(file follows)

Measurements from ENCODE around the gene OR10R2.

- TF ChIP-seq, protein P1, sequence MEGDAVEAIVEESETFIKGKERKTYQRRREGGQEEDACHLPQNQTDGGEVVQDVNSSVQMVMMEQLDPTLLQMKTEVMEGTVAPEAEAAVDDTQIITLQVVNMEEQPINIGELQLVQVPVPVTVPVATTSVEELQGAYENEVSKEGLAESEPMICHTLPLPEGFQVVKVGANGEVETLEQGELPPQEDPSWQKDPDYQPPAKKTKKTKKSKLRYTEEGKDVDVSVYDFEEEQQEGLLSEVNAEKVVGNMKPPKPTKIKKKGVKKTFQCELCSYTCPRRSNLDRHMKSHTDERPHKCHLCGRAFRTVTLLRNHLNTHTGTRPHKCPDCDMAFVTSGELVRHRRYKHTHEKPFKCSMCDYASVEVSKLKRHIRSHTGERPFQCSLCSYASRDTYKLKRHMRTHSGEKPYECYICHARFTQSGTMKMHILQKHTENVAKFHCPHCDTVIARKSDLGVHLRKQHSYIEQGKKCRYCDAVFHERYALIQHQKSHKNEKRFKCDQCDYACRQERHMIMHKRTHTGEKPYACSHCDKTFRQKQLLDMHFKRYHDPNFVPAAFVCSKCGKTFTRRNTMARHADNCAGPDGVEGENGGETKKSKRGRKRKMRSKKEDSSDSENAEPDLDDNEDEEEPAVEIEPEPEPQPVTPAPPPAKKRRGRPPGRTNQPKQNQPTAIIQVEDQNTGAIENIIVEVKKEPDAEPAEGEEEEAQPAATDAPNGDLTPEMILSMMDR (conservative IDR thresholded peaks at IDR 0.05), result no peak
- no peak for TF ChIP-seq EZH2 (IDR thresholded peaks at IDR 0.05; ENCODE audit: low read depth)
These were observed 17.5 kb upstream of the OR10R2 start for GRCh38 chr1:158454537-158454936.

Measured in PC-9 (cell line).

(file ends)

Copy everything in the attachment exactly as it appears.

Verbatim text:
Measurements from ENCODE around the gene OR10R2.

- TF ChIP-seq, protein P1, sequence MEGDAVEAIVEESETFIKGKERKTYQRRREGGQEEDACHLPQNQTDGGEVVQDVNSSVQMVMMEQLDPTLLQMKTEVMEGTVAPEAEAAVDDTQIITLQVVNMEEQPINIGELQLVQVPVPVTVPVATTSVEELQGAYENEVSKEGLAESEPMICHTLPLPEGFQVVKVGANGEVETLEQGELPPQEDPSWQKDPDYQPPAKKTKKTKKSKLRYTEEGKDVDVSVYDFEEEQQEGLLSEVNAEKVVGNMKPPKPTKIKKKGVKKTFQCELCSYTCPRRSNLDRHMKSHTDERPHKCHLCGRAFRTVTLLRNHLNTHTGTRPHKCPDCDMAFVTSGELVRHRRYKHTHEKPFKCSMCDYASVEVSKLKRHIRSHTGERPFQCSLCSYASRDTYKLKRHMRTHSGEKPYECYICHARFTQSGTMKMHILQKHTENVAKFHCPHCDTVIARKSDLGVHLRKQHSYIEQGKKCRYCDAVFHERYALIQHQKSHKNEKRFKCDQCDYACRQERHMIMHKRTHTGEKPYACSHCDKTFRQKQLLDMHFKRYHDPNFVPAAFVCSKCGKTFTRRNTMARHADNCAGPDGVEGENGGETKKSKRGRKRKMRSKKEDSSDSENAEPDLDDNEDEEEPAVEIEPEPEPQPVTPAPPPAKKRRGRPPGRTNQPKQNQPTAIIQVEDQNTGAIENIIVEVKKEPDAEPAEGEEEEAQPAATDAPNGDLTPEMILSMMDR (conservative IDR thresholded peaks at IDR 0.05), result no peak
- no peak for TF ChIP-seq EZH2 (IDR thresholded peaks at IDR 0.05; ENCODE audit: low read depth)
These were observed 17.5 kb upstream of the OR10R2 start for GRCh38 chr1:158454537-158454936.

Measured in PC-9 (cell line).